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Dental Fillings Release Mercury After High-Strength MRI Scans

Strong magnetic field causes amalgam to discharge toxic metal.

By
Janelle Weaver, Contributor
Monday, July 9, 2018

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Shutterstock/Szasz-Fabian Jozsef

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Dental amalgam is a silver-colored material used to fill teeth that have cavities. Consisting of approximately 50 percent mercury, amalgam fillings can release mercury during the placement or removal process, or as a result of chewing, brushing or corrosion. A study published June 26 in the journal Radiology shows that dental amalgam also releases mercury after exposure to high-field-strength MRI.

The researchers opened cavities and placed amalgam fillings in 60 human molar or premolar teeth that had been extracted for various reasons. Nine days later, they placed the teeth in artificial saliva. Two groups of 20 teeth each underwent approximately 20 minutes of exposure to either 1.5-Tesla MRI or 7.0-Tesla MRI, while the remaining 20 teeth in the control group did not undergo MRI.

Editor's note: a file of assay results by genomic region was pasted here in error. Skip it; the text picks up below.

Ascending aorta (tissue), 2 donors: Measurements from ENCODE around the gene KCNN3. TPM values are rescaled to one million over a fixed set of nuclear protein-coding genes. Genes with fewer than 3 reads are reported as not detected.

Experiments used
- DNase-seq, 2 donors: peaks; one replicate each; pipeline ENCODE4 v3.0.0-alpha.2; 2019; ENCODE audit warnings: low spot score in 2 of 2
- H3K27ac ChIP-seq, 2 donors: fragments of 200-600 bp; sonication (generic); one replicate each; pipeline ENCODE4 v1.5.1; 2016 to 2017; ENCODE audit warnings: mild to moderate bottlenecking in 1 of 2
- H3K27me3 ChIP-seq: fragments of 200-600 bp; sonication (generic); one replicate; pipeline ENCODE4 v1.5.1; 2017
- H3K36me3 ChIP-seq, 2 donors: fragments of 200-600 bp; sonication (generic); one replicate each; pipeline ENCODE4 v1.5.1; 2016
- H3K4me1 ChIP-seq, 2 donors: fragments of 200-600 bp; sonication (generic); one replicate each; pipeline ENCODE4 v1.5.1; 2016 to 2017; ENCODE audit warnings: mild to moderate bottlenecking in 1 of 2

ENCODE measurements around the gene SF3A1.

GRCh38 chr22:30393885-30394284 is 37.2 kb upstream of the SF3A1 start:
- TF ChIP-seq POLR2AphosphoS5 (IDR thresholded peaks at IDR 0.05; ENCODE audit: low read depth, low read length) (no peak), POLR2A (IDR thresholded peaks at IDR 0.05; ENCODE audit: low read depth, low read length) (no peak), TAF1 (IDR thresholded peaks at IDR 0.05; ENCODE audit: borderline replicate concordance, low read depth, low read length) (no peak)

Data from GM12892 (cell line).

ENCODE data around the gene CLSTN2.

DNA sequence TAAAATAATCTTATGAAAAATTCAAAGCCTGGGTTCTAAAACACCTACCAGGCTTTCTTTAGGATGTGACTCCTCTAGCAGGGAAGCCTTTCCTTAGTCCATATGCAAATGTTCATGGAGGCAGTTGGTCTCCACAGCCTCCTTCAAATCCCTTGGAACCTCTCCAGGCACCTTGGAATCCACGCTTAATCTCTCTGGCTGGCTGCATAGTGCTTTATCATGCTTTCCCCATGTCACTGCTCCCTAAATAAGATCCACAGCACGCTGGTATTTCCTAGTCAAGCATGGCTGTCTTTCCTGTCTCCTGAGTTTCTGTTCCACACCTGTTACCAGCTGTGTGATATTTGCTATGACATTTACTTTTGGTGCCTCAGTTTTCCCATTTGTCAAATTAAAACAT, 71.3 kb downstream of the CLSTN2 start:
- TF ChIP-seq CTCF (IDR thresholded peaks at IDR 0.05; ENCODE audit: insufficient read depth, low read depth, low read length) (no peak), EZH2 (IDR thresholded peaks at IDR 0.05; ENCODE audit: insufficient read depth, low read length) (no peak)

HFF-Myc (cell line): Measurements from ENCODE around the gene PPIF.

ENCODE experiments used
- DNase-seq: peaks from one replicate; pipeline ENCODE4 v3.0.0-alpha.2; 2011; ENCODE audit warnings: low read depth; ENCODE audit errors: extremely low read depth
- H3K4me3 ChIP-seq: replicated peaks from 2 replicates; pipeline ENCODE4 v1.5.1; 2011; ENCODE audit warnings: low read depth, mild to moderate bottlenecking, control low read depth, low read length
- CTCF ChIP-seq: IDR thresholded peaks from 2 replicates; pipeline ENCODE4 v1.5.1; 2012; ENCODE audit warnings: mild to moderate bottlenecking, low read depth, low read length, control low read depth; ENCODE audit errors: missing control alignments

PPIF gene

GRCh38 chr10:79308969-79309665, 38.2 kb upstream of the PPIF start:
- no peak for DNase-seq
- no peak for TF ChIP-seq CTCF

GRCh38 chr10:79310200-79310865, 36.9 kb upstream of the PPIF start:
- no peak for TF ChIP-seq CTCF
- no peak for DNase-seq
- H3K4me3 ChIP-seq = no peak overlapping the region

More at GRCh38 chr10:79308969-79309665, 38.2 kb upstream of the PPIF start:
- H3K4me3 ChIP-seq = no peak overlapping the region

One day later, the researchers analyzed the artificial saliva for mercury content using inductively coupled plasma mass spectrometry. The mean mercury content of the artificial saliva was significantly higher in the 7.0-T MRI group at 673 micrograms per liter, compared to the 1.5-T MRI and control groups (172 and 141 micrograms per liter, respectively).

One important caveat is that the data do not reflect the amount of mercury that would be absorbed by various tissues in the body, limiting conclusions about the potential hazard to human health. According to the authors, further studies may be warranted to evaluate the relationship between high-field-strength MRI and the release of mercury from dental amalgam.

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